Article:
When Dylan was initially diagnosed, I was told he did not need other tests.
I was reassured that Dylan did not appear to be syndromic. I was told that his disease was not genetic. We had no previous family history. My siblings and my husband’s sibling are all healthy. My sister had three healthy children. But the more I read about Hirschsprung’s Disease, especially long segment disease, the more I wondered if there was a genetic component. I saw a geneticist, when Dylan was close to one year old, for RET testing. Dylan had an ECHO (heart ultrasound) and an ultrasound of his kidneys and urinary tract at my request since anomalies in these areas are associated with HD. Dylan has an ectopic right kidney (located in his pelvis) meaning that it is in the wrong place, which hopefully will not cause him any problems.
Meanwhile a year later my nephew was born. I distinctly remember being told that my nephew was not being discharged from the hospital because he had not passed meconium after two days.
At that moment, I knew my nephew also had Hirschsprung’s Disease and the genetics was on my side of the family. I felt sad for my brother and his wife knowing that they would suffer because of their son’s diagnosis. Prior to my nephew’s birth, I had seen a geneticist who recommended RET testing for mutations, which we had already done, but the results were pending. The questions I had for the geneticist were about cancer screening since I had read that some HD patients are predisposed to certain cancers and I wondered if my son should have additional cancer surveillance.
Our testing was sent to Gene Dx and our nephew’s testing was sent to Ambry. My nephew’s testing came back negative for the known mutations to cause HD, but came back positive for a mutation of unknown significance. Entire RET gene sequencing was done on my nephew once the known genetic mutations came back negative. My son’s RET testing came back negative, but they did not sequence the entire RET gene. Only the known mutations were done. My nephew’s mutation was later found in Dylan’s DNA which Gene Dx matched at our request. It turns out my brother and I carry an autosomal dominant mutation in the RET gene which is incompletely penetrant, meaning that we both carry the gene, but do not have HD. This mutation of unknown significance is what caused HD in my son and nephew. It is hard to know as a mom that I gave this to Dylan; that unknowingly it was my fault he has HD. The geneticist reassured us that Dylan has no increased risk of cancer since his mutation is a loss of function rather than gain of function mutation.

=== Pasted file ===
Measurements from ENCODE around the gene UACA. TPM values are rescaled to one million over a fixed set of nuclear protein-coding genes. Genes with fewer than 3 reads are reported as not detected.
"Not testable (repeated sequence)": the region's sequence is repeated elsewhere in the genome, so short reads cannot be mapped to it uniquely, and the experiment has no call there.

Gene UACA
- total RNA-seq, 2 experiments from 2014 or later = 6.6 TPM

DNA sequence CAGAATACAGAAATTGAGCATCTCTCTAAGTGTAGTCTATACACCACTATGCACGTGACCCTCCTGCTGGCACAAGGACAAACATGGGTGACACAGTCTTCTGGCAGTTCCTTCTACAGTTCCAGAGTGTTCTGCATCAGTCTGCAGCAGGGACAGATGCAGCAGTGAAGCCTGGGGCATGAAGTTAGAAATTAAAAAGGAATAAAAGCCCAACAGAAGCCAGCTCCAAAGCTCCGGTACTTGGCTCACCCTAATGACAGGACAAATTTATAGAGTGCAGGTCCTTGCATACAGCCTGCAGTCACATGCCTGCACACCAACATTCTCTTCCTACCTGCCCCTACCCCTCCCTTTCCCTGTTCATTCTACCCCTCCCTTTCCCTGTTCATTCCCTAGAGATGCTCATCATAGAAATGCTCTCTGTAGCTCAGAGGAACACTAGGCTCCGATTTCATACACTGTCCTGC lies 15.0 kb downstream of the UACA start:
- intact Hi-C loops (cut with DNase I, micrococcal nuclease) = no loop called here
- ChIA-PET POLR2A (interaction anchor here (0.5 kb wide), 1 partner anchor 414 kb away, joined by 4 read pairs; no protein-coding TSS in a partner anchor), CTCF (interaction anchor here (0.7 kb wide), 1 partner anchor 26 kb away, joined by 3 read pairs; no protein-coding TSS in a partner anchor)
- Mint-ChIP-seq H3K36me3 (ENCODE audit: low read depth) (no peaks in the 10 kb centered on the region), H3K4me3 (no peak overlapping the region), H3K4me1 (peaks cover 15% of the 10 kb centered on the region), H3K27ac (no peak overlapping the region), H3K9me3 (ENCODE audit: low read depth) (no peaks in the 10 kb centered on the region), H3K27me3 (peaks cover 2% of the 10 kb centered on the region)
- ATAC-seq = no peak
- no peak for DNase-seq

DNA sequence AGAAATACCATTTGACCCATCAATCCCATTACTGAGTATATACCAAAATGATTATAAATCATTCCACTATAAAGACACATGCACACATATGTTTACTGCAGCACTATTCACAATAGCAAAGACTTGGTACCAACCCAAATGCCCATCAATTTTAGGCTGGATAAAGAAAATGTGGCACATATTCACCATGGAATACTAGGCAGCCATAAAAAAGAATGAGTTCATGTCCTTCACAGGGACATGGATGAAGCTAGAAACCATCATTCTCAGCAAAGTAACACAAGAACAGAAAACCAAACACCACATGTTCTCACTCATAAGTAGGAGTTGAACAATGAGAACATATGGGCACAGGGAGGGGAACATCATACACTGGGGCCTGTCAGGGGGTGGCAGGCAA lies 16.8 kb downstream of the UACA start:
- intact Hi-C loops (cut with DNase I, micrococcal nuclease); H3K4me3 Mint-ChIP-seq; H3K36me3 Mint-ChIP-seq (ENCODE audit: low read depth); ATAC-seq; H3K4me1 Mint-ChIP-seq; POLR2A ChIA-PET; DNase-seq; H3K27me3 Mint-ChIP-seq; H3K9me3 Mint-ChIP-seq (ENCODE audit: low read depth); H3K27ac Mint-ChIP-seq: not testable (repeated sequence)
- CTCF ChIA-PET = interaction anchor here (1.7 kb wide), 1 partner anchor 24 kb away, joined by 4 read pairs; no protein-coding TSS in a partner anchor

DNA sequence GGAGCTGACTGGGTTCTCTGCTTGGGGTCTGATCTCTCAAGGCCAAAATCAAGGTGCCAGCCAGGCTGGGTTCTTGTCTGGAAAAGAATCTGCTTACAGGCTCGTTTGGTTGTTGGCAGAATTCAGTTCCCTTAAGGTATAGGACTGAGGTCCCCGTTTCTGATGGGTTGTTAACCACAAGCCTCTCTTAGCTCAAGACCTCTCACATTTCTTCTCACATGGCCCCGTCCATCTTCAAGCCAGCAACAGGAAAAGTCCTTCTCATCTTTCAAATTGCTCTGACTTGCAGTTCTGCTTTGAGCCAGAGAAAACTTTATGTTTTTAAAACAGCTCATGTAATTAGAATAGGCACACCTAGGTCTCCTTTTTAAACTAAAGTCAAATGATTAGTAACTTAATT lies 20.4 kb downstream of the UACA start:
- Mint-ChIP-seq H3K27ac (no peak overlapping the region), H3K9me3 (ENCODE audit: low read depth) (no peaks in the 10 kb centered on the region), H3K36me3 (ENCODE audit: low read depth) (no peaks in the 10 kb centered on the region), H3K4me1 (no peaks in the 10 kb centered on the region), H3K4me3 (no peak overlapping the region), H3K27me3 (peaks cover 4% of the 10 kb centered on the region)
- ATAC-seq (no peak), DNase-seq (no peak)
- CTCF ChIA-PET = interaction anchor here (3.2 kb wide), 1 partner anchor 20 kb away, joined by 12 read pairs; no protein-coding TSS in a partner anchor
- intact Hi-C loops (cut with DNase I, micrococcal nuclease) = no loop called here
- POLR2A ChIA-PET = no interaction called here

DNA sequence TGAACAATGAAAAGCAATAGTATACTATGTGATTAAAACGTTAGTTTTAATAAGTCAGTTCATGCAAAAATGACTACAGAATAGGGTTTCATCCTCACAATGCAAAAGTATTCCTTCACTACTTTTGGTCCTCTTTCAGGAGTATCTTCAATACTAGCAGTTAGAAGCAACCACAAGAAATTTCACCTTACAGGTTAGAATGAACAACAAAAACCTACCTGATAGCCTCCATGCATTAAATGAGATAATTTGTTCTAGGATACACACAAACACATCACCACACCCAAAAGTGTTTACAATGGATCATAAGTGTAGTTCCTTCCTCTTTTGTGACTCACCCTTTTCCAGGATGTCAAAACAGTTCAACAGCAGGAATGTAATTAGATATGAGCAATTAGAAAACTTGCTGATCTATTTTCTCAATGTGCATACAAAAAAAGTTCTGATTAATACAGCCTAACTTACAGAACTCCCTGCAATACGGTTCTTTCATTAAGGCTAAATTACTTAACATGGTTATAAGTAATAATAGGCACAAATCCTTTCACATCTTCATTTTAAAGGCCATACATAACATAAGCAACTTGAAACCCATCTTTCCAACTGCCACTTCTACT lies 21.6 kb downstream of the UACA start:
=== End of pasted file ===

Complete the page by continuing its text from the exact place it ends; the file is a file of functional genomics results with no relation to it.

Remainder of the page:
When Dylan was seventeen months old, our entire family took a two-week trip to India for our friends’ wedding.
I brought all the possible antibiotics our children might need and intravenous fluids which my husband or I would be able to administer to our children if needed. We were careful in India, staying only at the best possible hotels and drinking only bottled water. Only my husband had gastroenteritis during our vacation. However, on the flight home, I started vomiting, then Dylan started vomiting, and then Julia started vomiting. Though in retrospect, it may have not been in our best judgment to take Dylan to India, we have always wanted to make sure he is able to travel and experience everything he possibly can in life.
When Dylan was eighteen months old, I came home from work and Dylan looked more tired than usual.
Our family had dinner plans, which we did not cancel. Dylan did not eat anything at dinner, which is unlike him, and he continued to be lethargic. Once we arrived home, he started vomiting. We texted our surgeon in the middle of the night and were told to bring him to the hospital. He was admitted to the hospital. One month later, Dylan had an evaluation under anesthesia which included Botox® injections and a repeat biopsy at the same time. This procedure would have been done sooner, but I was hoping his obstruction would resolve and he would be able to stool on his own with irrigations, which we had never learned to do until this hospitalization. In retrospect, I wish we had learned how to do irrigations and received all the supplies needed when we were initially discharged from the hospital after his surgery. I wish we had known how to do this before he became obstructed and was suffering. Between his hospitalization and the Botox®, we were doing a month of rectal irrigations three times daily at home. We did some dilatations after asking our surgeon about them since this is what my nephew required, but discontinued after a short time. Irrigations are messy and time consuming, but he needed them and it was lifesaving. The biopsy came back normal.
We were happy with the results of Botox® which Dylan has had three more times since.
However, the second time Dylan became obstructed and had uncontrollable voluminous vomiting, we irrigated him ourselves at home. This time, Dylan even asked to be irrigated (he was in so much pain). By the time, we brought him to the hospital, he was completely comfortable. In the ER, he had no abdominal distention since we had irrigated him well. The last two times, we just irrigated him at home without going to the ER and scheduled the Botox® which is always done under anesthesia. Dylan’s last Botox® injections were a year ago. I worry about all the anesthesia he has received over his short lifetime and hope he will not require any more.